With much more office space going dark than being leased up, Vancouver and Calgary are among Canadian markets vulnerable to a market correction, industry surveys suggest.
In its second quarter 2013 report, CBRE Ltd. notes that, for the past five years, high demand and low supply has driven downtown office vacancies lower in major Canadian cities,
“With 22 downtown office towers now under various stages of construction across the country, one has to wonder if the pendulum is beginning to swing too far in the opposite direction,” said John O’Bryan, Chairman of CBRE Limited.
More than one million square feet of Canadian office space has been vacated in the first half of this year, CBRE notes, and 40 per cent of it is in Calgary and Vancouver, both of which are seeing a new cycle of Class A office construction.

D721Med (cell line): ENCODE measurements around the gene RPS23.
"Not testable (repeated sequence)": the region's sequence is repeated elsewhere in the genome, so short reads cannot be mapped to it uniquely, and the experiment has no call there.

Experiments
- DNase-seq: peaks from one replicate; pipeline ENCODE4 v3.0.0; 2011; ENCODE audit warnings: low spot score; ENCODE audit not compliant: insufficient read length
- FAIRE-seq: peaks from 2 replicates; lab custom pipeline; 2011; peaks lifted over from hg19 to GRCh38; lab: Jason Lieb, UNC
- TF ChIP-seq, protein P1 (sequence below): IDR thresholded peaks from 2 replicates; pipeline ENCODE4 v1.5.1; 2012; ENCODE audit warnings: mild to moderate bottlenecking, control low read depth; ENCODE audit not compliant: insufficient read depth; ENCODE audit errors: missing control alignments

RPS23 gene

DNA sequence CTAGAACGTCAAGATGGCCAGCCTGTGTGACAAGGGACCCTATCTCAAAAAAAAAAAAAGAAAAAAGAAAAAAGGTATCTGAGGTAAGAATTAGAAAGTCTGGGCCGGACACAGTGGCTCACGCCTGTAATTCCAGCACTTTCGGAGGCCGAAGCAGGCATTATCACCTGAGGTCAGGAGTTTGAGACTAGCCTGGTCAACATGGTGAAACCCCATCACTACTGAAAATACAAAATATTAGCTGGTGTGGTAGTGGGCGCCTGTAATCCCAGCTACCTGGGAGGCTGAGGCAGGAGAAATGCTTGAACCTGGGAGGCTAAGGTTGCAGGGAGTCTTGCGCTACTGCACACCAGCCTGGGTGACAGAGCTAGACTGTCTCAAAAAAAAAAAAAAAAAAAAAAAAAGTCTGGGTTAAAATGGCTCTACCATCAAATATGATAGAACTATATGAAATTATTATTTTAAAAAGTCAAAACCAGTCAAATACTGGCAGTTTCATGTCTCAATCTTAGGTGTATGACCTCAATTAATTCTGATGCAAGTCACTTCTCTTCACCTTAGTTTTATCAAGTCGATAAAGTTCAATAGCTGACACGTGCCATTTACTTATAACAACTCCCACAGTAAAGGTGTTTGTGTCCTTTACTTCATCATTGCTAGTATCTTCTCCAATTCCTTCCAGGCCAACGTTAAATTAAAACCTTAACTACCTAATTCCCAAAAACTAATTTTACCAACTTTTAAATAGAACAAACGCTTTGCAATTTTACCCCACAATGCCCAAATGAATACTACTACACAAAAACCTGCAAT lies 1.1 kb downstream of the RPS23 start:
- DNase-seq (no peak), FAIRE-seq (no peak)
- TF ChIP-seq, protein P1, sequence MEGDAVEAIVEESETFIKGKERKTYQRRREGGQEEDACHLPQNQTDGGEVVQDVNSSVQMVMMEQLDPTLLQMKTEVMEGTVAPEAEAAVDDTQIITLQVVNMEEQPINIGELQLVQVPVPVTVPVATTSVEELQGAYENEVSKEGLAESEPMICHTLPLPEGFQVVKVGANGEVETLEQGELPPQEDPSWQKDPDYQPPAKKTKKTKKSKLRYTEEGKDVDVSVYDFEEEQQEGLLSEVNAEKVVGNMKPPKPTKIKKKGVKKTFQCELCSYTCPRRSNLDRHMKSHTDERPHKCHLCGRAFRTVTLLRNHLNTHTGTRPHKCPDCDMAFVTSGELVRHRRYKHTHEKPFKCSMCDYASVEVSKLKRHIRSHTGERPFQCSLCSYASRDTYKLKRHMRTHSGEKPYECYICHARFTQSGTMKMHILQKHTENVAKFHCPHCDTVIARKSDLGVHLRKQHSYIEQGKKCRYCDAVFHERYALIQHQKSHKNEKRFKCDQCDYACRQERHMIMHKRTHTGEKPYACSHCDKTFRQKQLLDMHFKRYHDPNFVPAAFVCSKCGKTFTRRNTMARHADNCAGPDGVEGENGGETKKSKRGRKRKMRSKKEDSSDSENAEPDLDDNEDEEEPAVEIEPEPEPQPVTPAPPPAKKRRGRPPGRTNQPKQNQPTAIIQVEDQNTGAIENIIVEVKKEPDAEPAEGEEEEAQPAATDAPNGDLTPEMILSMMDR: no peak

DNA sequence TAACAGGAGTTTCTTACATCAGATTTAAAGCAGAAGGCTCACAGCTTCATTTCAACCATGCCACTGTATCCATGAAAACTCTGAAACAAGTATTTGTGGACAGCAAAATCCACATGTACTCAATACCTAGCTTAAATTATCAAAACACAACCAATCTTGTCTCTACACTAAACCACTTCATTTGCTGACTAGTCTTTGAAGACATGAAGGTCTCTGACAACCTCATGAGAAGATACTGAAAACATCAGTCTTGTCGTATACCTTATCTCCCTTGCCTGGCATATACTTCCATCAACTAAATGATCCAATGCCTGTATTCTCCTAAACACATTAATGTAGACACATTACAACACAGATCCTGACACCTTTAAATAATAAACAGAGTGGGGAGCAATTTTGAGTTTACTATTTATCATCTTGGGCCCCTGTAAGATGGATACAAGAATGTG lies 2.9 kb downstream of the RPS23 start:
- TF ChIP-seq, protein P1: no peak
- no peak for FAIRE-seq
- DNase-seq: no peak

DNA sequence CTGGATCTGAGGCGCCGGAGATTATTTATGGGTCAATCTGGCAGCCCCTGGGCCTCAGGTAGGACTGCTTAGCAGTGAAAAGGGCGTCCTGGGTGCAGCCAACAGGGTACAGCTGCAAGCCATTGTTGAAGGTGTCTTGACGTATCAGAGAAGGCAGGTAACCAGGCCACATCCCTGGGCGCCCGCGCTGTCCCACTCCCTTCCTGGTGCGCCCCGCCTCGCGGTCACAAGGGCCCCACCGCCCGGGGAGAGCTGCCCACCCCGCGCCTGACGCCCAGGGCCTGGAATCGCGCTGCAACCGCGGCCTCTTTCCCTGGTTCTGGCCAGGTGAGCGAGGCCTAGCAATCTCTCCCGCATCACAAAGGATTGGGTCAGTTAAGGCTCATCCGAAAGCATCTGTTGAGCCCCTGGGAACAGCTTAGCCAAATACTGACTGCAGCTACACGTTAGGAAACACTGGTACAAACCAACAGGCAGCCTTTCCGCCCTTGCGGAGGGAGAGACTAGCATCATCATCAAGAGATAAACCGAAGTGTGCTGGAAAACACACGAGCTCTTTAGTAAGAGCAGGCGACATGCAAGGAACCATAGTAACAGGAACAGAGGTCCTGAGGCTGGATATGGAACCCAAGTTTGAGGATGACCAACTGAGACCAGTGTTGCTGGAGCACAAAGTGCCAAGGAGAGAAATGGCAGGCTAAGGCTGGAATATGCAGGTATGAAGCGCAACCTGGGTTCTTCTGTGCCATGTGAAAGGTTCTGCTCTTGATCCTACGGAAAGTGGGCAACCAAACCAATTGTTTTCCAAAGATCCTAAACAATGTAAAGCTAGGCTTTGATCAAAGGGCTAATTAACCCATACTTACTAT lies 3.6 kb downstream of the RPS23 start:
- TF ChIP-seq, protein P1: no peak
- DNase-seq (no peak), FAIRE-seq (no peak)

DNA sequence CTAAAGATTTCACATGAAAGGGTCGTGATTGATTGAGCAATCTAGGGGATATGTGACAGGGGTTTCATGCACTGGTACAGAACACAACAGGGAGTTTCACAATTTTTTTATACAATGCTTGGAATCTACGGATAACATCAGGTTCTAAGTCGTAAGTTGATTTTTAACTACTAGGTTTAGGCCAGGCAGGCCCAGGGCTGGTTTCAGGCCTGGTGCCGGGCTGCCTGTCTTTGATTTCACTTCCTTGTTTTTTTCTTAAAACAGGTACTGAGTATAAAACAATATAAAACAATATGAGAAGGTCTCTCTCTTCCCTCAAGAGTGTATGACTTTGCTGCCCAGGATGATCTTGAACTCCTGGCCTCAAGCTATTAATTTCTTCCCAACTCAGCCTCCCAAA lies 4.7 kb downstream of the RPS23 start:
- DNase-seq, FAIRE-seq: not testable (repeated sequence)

In Calgary, where 1.6 million square feet of new office space is being built, there was 362,000 square feet of negative absorption and 1.16 million square feet of sublet space pushed back into the market during the first half of this year. Sublet space now accounts for nearly half the vacancies in Calgary, the highest ratio in the country.
While analysts say Calgary’s downtown office market is fundamentally strong, this is the first time in four years that there has been negative absorption. “It is too early to determine whether this is a temporary lull or a more long term trend in the market, but it is apparent that office space demand from the energy sector has tapered off in recent months,” notes a bulletin from Colliers International.
Five new office towers have broken ground in Vancouver, with a total of 1.7 million square feet coming to market within the next three to four years. In the first half, however, negative absorption reached 106,000 square feet.
Calgary, at 3.2 per cent, and Vancouver, at 3.5 per cent, continue to have among the lowest Class A office vacancy rates among top-tier Canadian cities. Toronto has a Class A vacancy rate of 4.2 per cent and the national average is 6.5 per cent, CBRE reports.